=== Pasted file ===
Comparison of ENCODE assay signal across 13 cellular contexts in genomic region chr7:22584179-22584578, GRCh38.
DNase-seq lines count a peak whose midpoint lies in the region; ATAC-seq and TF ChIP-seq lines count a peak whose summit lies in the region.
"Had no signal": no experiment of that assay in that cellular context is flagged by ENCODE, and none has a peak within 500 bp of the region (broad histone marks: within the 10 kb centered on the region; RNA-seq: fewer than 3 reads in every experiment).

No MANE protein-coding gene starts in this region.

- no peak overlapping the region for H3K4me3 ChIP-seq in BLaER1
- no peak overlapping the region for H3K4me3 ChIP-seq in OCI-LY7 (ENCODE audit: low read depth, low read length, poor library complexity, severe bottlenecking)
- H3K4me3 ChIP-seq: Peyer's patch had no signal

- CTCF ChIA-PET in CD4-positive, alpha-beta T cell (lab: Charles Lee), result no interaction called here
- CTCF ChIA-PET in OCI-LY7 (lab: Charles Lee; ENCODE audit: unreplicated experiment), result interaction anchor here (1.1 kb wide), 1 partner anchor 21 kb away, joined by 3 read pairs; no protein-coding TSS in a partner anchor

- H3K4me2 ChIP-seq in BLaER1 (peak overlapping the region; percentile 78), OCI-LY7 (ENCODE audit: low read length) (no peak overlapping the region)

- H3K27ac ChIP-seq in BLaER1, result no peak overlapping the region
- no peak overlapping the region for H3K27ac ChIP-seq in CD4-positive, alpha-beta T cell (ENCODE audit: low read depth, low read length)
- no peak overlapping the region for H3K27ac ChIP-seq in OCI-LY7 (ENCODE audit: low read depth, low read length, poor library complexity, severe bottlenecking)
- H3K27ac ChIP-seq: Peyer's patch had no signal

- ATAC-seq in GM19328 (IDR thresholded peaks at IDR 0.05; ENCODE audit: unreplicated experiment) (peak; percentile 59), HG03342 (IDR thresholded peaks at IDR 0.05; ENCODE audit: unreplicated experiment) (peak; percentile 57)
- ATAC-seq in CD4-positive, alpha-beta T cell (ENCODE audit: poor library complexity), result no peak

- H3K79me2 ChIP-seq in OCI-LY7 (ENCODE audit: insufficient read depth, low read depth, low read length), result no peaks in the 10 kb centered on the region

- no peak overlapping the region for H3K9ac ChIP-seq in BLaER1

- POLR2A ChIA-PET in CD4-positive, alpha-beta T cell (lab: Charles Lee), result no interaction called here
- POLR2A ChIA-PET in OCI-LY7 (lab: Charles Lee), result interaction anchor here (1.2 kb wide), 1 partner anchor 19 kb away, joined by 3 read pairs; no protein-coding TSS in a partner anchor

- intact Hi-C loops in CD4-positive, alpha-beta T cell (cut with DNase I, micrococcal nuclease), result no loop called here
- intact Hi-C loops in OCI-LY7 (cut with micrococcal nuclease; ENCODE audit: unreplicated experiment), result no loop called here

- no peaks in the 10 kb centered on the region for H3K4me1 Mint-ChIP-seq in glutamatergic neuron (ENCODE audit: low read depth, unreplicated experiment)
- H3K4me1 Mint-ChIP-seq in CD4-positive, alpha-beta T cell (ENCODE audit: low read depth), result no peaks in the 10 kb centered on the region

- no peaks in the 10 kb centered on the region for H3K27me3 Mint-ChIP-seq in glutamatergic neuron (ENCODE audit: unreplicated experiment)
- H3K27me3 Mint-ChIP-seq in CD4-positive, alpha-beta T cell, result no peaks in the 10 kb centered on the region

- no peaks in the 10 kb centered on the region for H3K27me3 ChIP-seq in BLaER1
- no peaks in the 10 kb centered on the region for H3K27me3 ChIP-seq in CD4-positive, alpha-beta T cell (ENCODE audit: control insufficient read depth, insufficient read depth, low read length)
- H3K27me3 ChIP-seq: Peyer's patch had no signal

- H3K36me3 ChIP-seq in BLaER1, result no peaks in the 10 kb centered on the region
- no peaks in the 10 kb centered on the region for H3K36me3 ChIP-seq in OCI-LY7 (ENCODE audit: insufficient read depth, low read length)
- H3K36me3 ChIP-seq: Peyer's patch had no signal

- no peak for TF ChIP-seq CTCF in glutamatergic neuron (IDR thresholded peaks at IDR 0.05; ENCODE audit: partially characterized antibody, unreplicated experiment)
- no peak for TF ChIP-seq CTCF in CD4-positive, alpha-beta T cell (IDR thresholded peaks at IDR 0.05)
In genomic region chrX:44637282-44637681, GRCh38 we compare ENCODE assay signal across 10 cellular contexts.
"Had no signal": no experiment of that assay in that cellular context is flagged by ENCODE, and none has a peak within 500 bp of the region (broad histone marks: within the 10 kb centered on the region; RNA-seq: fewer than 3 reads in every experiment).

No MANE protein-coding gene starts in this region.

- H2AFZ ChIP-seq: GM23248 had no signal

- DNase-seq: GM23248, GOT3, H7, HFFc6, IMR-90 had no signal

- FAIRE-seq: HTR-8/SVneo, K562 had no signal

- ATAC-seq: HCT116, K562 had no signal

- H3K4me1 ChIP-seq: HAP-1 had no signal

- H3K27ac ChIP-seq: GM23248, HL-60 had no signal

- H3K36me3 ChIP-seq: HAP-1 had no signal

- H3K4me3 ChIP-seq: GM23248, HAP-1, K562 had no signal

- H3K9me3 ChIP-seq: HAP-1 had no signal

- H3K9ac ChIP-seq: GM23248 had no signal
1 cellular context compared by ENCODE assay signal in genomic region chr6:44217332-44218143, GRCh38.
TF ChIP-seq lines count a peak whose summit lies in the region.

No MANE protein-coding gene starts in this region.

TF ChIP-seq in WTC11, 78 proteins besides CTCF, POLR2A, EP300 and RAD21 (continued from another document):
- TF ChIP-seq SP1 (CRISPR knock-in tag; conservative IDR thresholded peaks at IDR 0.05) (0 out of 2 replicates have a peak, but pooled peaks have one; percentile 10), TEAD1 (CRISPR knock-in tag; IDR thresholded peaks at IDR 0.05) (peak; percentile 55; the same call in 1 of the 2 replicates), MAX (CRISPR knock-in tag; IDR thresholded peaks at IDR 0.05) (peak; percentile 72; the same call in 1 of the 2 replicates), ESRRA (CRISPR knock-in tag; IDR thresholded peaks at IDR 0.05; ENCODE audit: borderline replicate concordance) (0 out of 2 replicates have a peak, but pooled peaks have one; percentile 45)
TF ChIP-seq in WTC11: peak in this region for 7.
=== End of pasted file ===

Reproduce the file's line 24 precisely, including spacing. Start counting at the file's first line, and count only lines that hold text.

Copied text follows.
- H3K4me1 Mint-ChIP-seq in CD4-positive, alpha-beta T cell (ENCODE audit: low read depth), result no peaks in the 10 kb centered on the region